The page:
News Release

Acoustical evolution increases battle between predator, prey

Moth wing structure, composition absorb bat echolocation calls

Peer-Reviewed Publication

Acoustical Society of America

Thomas Neil: Moth wings

image: During the 180th ASA Meeting, Thomas Neil from the University of Bristol will discuss how moth wings have evolved in composition and structure to help them create anti-bat defenses. The session, "Moth wings are acoustic metamaterials," will take place Wednesday, June 9. view more 

Credit: Thomas Neil, University of Bristol

MELVILLE, N.Y., June 9, 2021 -- In the evolutionary battle between hunter and hunted, sound plays an integral part in the success or failure of the hunt. In the case of bats vs. moths, the insects are using acoustics against their winged foes.

During the 180th Meeting of the Acoustical Society of America, which will be held virtually June 8-10, Thomas Neil, from the University of Bristol, will discuss how moth wings have evolved in composition and structure to help them create anti-bat defenses. The session, "Moth wings are acoustic metamaterials," will take place Wednesday, June 9, at 1 p.m. Eastern U.S.

Nocturnal moths are under intense selection pressure by the bats that hunt them. Some moths have developed a form of acoustic camouflage by evolving structures on their bodies and wings to absorb ultrasound. This decreases the strength of the bat's echo return and gives the insects a better chance of survival.

"The wings of a moth will produce strong echoes to a hunting bat owing to their large size," Neil said. "As such, it is important the moth cloaks the wing with sound-absorbing material, so it matches the acoustic camouflage brought about by the fur on the body. The only way to create the much thinner sound absorber allowed on the wings is by developing a resonant absorber, and we discovered moth wings have evolved this approach."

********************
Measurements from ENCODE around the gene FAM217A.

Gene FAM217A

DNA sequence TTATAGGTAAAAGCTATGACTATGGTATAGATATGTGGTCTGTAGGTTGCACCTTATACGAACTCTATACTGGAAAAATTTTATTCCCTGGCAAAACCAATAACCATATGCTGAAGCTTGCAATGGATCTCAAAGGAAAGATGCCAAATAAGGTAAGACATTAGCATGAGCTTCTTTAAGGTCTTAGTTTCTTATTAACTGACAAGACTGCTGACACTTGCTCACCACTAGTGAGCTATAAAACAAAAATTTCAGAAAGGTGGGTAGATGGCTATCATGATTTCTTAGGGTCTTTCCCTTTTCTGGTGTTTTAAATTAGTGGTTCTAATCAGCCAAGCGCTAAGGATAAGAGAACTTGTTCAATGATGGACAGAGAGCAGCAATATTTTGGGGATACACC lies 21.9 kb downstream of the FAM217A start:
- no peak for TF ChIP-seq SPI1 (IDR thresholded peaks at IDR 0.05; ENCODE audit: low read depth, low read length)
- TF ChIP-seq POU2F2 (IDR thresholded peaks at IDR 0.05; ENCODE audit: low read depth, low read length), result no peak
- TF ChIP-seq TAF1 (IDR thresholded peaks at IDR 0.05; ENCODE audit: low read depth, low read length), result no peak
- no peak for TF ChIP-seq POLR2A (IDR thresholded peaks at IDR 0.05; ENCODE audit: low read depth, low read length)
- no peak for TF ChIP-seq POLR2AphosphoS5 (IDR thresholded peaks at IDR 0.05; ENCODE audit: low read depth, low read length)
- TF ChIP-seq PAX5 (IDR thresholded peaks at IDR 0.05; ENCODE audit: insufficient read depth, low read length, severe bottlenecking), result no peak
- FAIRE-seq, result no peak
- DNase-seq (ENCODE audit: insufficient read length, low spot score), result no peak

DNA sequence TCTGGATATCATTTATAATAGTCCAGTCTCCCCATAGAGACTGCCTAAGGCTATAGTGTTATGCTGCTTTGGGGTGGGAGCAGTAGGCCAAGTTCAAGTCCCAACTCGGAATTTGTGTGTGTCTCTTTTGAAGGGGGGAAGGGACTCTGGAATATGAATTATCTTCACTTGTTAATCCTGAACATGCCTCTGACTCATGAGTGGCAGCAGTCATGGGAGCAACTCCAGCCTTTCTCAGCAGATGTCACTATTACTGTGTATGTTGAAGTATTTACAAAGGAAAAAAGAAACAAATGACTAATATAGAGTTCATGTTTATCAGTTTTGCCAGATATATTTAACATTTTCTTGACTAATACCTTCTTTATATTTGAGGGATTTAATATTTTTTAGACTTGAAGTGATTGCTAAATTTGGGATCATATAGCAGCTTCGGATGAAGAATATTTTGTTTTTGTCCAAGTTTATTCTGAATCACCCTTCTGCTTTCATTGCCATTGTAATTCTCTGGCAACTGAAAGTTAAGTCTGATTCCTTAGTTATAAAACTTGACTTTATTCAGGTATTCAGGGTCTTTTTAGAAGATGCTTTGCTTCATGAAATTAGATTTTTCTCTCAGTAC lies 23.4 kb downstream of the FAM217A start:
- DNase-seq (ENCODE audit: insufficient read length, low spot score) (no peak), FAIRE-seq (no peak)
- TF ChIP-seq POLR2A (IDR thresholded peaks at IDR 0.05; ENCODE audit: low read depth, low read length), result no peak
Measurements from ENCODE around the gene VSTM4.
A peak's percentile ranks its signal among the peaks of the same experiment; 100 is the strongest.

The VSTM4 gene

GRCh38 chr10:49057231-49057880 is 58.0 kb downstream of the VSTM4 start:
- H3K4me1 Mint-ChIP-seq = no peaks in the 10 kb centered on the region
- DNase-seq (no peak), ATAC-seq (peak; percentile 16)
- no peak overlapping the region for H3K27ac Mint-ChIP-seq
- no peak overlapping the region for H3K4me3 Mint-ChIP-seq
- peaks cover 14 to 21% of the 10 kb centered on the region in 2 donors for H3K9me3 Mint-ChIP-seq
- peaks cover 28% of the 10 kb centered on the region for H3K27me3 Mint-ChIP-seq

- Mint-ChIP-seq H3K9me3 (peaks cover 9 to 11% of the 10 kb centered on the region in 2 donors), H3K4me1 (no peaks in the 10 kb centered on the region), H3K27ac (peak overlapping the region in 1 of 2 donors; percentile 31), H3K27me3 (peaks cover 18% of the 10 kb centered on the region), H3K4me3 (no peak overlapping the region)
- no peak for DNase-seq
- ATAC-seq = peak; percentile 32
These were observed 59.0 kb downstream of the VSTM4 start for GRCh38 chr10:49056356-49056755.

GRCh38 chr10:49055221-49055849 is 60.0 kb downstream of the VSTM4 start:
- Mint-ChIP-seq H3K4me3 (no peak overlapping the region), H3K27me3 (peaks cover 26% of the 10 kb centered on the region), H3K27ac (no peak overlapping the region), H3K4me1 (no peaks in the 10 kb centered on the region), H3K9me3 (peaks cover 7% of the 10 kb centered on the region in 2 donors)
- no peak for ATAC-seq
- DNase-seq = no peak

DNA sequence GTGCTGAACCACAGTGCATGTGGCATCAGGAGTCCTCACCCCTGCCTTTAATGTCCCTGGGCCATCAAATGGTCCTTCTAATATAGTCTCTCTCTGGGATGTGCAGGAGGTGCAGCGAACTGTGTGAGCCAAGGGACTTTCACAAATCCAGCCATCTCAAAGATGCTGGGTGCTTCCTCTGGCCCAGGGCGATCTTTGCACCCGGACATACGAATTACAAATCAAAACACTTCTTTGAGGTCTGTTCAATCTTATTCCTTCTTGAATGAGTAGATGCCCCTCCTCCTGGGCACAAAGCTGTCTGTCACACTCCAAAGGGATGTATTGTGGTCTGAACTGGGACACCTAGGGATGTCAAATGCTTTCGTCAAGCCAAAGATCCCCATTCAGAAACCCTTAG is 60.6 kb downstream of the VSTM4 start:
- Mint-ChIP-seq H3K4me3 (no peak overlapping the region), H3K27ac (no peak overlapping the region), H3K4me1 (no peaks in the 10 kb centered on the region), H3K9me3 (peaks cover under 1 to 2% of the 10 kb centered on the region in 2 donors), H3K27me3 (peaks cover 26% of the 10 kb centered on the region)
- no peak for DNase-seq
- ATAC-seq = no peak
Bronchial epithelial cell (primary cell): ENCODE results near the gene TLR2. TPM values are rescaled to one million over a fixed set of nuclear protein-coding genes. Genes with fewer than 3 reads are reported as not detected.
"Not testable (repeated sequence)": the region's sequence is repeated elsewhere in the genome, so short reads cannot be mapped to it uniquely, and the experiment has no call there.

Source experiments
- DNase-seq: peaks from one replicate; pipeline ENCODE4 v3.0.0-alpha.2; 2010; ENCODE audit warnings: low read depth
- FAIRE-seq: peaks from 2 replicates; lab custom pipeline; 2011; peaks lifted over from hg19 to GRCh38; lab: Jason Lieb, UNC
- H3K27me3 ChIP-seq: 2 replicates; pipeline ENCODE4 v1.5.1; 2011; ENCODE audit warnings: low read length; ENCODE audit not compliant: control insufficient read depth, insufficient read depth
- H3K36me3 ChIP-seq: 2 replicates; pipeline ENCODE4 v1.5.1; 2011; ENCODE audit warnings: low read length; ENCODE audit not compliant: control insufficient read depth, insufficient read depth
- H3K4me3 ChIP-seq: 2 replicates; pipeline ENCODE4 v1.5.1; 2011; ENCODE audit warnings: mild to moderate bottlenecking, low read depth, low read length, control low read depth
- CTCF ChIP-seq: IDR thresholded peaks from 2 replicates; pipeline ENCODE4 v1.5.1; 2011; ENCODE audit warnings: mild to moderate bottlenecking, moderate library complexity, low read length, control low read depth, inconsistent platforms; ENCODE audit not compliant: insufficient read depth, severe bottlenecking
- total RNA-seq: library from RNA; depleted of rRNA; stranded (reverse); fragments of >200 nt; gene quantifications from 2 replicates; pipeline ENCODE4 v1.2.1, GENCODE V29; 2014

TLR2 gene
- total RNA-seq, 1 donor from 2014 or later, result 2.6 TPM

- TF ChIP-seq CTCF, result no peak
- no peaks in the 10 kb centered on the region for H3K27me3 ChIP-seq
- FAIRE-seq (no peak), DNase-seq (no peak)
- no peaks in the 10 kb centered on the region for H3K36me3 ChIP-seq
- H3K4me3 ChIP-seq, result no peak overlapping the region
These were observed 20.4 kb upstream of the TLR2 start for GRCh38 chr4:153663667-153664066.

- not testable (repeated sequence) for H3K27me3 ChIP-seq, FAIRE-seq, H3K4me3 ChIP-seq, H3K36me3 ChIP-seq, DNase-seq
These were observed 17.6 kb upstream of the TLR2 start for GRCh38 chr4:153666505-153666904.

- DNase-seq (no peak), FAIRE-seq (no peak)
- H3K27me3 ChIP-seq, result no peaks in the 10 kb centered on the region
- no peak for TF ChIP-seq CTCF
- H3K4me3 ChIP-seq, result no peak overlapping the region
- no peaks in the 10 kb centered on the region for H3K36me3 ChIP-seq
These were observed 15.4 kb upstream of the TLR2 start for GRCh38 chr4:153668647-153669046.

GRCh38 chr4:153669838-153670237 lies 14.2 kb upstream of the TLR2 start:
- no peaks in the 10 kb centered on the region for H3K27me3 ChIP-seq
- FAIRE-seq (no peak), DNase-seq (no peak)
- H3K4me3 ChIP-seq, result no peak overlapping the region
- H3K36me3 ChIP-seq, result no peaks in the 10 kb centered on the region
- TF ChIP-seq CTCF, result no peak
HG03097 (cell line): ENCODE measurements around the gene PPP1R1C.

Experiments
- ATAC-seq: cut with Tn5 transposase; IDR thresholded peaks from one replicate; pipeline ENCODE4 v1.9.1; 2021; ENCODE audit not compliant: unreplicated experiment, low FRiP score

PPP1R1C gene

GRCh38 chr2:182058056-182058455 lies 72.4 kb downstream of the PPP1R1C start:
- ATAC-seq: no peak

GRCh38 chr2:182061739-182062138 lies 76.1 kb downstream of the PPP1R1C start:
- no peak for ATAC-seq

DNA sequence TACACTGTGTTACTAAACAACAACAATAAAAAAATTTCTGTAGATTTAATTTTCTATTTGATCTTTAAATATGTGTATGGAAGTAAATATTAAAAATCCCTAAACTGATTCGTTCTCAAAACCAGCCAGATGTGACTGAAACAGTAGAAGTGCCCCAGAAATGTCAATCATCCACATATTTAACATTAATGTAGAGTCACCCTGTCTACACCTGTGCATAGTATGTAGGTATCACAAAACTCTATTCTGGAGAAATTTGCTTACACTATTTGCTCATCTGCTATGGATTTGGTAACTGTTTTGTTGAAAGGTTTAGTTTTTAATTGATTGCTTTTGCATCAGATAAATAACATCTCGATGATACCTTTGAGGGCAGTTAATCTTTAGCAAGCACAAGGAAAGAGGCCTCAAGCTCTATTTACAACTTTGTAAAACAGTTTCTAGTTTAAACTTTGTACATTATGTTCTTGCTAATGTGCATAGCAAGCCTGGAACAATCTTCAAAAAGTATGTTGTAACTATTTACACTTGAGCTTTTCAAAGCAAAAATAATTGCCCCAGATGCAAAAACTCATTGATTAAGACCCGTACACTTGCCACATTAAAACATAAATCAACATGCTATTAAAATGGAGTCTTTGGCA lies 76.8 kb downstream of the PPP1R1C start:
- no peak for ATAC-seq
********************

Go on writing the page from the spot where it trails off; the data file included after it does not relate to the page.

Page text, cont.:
The scales covering moth wings allow as much as 70% of the sound hitting them to be absorbed. More amazingly, these scales are individually tuned to different frequencies, forming an array of resonant absorbers, which together create broadband absorption by acting as an acoustic metamaterial -- the first known in nature.

Neil said the strategies identified in moths have already been partially explored from a theoretical and technical standpoint. The advantages of using a metamaterial design for sound absorption is the absorbers can be much thinner than the wavelength of the sound they absorb. In the case of the moths, their absorbers are 100 times thinner than the wavelength of a bat's cry.

"In theory, we could take inspiration from the moths and build sound absorbing panels made from lots of differently tuned resonating paddles, with the goal of achieving sound absorption that is on par with traditional sound absorber panels but being just a fraction of the width," Neil said. "With this approach, we would be getting close to a much more versatile and acceptable sound absorber wallpaper rather than the typically bulky absorber panels we use today."




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The Acoustical Society of America (ASA) is the premier international scientific society in acoustics devoted to the science and technology of sound. Its 7,000 members worldwide represent a broad spectrum of the study of acoustics. ASA publications include The Journal of the Acoustical Society of America (the world's leading journal on acoustics), Acoustics Today magazine, books, and standards on acoustics. The society also holds two major scientific meetings each year. For more information about ASA, visit our website at

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